Posted by R. Berg on July 05, 2007
In Reply to: Unhappy babies posted by Bob on July 05, 2007
: : : : : : : What does the phrase "threw their dolly of the pram" reference and what does it mean exactly? Here is the sentence in which I found this phrase:
: : : : : : : It is hardly surprising, then, that when someone came along and challenged the version of history on which their new-found importance in society was to be based, they threw their dolly out of the pram, as the prison wardens in the prison in which I worked used to put it to describe the actions of a prisoner who had lost his temper.
: : : : : : In my experience "threw their toys out of the pram" is more common. It means they responded to frustration with an irrational and seemingly dispropotionate outburst; like a baby repeatedly throwing away everything it can get its hands on. A less common variation is "spat out their dummy"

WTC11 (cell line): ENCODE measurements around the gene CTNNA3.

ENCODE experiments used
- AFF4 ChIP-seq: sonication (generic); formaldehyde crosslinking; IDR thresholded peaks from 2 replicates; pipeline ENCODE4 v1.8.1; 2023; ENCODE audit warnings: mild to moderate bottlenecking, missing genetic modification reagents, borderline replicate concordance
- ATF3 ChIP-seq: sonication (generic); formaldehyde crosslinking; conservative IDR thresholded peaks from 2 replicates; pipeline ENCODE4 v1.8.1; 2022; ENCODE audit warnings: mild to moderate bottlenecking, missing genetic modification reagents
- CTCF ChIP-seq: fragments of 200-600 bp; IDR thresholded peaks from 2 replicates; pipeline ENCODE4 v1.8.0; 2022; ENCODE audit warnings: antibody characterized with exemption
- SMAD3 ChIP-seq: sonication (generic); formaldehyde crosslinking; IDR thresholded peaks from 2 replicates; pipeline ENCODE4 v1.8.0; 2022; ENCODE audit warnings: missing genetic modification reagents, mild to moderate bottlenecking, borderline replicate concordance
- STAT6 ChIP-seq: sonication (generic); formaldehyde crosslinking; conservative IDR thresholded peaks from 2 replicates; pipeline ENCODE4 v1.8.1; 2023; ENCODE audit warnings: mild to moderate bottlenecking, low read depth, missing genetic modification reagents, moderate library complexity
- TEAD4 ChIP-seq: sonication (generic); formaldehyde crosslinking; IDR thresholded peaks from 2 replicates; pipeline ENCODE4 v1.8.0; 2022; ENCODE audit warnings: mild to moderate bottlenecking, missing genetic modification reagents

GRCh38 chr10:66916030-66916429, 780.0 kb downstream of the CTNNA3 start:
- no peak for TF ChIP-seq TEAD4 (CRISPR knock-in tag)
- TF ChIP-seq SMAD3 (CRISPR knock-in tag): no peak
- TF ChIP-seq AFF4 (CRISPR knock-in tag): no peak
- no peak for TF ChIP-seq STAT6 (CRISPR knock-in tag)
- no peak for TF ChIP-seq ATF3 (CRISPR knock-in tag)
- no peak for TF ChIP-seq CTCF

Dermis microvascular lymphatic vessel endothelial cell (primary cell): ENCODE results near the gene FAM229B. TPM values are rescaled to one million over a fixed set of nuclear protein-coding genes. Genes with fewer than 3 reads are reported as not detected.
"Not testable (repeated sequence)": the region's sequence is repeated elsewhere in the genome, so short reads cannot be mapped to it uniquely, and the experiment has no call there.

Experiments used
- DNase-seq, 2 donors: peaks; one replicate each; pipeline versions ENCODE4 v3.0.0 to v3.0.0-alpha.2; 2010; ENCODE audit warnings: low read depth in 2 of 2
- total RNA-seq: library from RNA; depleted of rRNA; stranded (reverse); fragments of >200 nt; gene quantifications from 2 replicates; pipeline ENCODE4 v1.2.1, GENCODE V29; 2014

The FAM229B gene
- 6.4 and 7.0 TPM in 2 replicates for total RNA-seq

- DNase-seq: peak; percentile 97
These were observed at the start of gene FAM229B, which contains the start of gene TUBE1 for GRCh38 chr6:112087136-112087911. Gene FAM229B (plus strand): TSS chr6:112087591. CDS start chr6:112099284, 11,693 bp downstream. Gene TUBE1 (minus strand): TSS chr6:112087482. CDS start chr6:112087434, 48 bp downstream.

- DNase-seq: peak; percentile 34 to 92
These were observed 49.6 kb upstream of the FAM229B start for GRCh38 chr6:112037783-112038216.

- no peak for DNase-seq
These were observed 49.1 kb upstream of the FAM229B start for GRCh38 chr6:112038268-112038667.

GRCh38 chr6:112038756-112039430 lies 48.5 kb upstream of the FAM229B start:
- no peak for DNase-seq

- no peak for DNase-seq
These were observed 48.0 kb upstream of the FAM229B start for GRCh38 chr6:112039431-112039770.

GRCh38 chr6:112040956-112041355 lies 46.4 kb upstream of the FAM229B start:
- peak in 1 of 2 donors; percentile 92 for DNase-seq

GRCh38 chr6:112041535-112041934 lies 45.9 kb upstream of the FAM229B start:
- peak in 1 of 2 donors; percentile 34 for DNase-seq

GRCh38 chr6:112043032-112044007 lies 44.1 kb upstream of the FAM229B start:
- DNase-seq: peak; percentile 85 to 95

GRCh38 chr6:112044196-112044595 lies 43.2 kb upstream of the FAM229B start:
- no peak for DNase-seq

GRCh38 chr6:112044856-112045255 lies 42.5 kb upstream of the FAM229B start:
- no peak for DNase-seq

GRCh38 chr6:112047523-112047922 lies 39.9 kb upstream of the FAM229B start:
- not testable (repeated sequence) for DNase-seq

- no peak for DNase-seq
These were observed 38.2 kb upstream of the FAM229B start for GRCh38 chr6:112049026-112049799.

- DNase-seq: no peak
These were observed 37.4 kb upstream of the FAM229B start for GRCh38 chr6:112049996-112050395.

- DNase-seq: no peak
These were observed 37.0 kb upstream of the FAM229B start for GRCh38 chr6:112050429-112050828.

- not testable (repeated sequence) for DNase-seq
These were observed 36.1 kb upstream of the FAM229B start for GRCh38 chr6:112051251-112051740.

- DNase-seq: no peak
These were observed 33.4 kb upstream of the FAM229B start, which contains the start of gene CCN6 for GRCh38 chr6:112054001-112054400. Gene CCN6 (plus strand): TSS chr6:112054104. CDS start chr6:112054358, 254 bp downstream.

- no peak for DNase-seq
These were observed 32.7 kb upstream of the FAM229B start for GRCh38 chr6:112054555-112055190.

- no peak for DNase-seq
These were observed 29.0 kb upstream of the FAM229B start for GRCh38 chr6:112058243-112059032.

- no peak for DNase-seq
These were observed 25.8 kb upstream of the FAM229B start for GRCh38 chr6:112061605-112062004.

: : : : : Sorry for the spelling error Ahmad Ragab - dispropotionate should, of course, be disproportionate. I'm sure you will have guessed that but I had to come back because ESC's answer reminds me you might be more at home with US English and not understand the word 'dummy', which is a rubber teat that a baby is given to suck on. I think it's called a 'comforter' in the US.
: : : : It's called a pacifier in the U.S. ~rb
: : : Also a "fooler" and a "chew-chee." But that may just be a family thing.
: : "Spat the dummy" (past tense "Did/Had a dummy spit") and "All toys out of the cot" (e.g. when Brian found out it was all toys out of the cot)are commmon in Australia. I haven't heard the pram version. Pamela
: I have never heard an American version of this. Odd, because it seems useful. I would expect a baby here to be in a crib, or a playpen.
"Pram" is a British short form for "perambulator" - carriage or stroller, I don't know which. American babies travel in prams, too; we just don't call them that. ~rb